Angela Evancie: The politics of the community are starting to shift, with a more progressive cohort getting involved in conversations and decision-making. The past few years have seen heated debates here about the Black Lives Matter flag versus the Blue Lives Matter flag. Trump supporters gathering every week downtown and drawing a response from counter-demonstrators. Which, again, not unique to Barre. And not necessarily an improvement, depending on your politics, or how you relate to the so-called "culture wars." And besides, Elizabeth Manriquez is not bringing any of this up. We got the sense that no one wanted to go there in this episode. They just wanted Barre to get some positive press. Fair enough.

Elysia Manriquez: It's up and coming. That’s the word I’d like to use.

Angela Evancie: This is Elysia Manriquez, Elizabeth’s daughter. She’s 24, and she recently moved back home and started working at the cafe.

Elysia Manriquez: People from Barre know that it’s awesome. And sometimes it feels almost, like, we know how great it is so we keep it a little secret. But then also, a place can't grow unless more people know about it. And so I think finding that balance is really, really hard. Because, you know, I want everybody to know how great it is. But I also still want to be able to rent an apartment. (laughter) You know, so...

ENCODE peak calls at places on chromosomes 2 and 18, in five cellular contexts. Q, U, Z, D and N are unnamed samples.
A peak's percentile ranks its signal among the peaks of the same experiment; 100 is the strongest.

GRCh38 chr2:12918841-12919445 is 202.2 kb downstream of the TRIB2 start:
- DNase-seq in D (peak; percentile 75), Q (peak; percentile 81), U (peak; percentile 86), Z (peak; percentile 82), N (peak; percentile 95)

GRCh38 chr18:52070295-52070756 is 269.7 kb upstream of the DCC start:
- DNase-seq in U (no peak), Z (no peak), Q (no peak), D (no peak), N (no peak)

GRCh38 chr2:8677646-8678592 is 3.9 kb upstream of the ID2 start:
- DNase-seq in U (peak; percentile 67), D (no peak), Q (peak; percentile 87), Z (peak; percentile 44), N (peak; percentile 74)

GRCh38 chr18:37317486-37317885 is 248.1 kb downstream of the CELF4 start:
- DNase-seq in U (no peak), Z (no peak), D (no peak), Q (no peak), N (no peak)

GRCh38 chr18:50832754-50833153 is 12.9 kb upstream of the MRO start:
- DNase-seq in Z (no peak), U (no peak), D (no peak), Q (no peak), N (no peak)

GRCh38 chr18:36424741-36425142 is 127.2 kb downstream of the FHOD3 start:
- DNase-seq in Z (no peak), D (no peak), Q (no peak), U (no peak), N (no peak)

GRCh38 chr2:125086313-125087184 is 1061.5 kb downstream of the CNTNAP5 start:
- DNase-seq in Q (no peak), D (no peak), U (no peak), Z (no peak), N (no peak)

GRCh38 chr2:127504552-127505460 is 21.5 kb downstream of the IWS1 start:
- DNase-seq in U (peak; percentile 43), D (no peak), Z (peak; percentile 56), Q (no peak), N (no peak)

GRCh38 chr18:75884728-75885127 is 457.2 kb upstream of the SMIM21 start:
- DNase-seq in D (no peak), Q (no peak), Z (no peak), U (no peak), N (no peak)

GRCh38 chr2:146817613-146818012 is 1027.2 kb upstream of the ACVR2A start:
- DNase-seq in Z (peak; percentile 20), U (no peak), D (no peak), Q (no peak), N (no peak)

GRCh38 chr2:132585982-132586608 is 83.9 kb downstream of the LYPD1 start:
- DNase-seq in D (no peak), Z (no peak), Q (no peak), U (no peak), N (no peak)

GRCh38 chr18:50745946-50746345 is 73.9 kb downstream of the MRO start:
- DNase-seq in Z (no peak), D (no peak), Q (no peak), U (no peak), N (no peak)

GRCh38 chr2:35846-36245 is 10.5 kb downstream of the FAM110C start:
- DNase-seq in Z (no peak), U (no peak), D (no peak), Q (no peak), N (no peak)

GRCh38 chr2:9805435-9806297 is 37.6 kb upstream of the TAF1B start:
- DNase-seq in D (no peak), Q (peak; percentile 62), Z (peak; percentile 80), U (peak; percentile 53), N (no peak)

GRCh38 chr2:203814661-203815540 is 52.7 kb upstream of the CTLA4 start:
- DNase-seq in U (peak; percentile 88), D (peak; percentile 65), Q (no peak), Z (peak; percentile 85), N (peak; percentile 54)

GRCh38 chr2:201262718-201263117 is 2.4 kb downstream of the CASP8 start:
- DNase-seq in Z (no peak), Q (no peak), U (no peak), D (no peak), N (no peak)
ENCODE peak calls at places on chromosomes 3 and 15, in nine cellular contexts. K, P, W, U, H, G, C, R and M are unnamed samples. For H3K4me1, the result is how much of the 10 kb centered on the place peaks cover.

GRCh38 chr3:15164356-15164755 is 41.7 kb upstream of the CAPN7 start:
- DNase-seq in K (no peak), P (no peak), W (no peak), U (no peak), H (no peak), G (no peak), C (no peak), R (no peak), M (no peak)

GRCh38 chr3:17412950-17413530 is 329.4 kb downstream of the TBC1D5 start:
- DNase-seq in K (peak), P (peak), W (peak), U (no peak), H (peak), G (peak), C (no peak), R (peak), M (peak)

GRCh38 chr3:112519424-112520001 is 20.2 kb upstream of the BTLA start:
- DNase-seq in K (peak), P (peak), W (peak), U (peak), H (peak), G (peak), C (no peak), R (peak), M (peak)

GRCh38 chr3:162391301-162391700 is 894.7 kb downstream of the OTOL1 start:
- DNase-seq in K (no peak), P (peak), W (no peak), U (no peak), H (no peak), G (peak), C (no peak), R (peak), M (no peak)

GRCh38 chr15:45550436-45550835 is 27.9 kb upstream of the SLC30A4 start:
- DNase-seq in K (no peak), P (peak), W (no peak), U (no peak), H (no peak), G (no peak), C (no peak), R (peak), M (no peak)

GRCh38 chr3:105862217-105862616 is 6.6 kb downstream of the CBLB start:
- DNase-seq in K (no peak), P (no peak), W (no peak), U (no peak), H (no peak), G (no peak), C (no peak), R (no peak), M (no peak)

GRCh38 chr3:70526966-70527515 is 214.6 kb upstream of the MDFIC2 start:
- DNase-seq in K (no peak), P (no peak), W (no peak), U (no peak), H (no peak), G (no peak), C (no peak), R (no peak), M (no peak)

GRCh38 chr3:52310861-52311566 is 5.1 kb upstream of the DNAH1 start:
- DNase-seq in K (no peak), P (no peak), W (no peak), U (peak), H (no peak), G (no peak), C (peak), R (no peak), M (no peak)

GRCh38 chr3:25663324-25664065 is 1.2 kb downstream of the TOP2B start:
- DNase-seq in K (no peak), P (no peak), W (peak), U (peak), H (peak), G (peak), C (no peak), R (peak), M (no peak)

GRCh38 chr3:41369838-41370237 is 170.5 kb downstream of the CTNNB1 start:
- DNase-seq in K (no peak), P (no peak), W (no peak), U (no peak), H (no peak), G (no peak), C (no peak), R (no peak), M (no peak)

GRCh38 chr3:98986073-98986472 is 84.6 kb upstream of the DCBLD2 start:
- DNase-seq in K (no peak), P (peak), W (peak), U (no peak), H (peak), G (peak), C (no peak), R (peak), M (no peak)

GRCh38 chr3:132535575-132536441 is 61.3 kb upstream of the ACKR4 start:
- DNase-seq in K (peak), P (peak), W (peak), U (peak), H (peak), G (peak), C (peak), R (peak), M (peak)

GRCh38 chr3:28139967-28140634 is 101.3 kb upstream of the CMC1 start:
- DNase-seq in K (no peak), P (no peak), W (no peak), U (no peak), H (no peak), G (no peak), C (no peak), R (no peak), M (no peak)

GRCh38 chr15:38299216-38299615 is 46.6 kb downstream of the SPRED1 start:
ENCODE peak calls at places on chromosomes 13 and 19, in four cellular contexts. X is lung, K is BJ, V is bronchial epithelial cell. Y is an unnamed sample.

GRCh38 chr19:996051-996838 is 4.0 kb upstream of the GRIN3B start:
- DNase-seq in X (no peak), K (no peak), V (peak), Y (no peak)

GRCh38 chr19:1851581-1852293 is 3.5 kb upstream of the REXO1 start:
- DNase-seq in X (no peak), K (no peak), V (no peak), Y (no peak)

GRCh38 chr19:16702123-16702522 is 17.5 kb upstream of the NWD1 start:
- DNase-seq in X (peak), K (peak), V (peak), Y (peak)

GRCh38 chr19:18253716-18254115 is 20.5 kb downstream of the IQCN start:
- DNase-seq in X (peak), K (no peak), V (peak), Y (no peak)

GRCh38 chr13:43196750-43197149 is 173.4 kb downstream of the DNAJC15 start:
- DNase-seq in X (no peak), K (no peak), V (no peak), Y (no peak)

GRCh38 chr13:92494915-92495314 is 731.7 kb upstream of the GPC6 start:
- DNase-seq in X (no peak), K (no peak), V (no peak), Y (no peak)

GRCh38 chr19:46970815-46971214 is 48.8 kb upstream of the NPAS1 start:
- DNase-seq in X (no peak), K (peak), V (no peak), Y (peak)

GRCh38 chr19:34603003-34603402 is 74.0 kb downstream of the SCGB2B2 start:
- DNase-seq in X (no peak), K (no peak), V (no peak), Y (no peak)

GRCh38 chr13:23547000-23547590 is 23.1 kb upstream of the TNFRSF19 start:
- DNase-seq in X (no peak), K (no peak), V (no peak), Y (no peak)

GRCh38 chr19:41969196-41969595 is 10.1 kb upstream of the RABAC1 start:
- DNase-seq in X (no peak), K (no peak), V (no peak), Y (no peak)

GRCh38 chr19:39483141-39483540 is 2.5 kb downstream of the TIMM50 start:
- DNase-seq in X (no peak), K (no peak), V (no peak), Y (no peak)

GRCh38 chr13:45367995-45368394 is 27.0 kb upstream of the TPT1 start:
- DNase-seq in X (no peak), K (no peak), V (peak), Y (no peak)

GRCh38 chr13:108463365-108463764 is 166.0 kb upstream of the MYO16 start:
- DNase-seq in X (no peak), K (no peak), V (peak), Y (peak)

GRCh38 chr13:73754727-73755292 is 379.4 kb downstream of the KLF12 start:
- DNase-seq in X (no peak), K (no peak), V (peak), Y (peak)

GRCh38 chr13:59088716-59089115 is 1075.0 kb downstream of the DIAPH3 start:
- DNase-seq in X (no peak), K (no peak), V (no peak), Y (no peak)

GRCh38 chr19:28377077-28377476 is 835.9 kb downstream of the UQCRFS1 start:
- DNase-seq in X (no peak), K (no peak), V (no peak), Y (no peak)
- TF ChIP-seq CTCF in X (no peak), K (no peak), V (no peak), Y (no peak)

Elysia Manriquez, left, and her mom Elizabeth Manriquez work together behind the counter at Espresso Bueno on Barre’s Main Street. “People from Barre know that it’s awesome,” Elysia says. “And sometimes it feels almost like we … keep it a little secret.”
Angela Evancie
Vermont Public
Elysia Manriquez, left, and her mom Elizabeth Manriquez work together behind the counter at Espresso Bueno on Barre’s Main Street. “People from Barre know that it’s awesome,” Elysia says. “And sometimes it feels almost like we … keep it a little secret.”

Angela Evancie: So can we go back to something you were saying before, which I think is really interesting. You shared with me that you feel, like, fewer microaggressions here in Barre versus other parts of state. Is that something you would feel comfortable talking more about on the mic?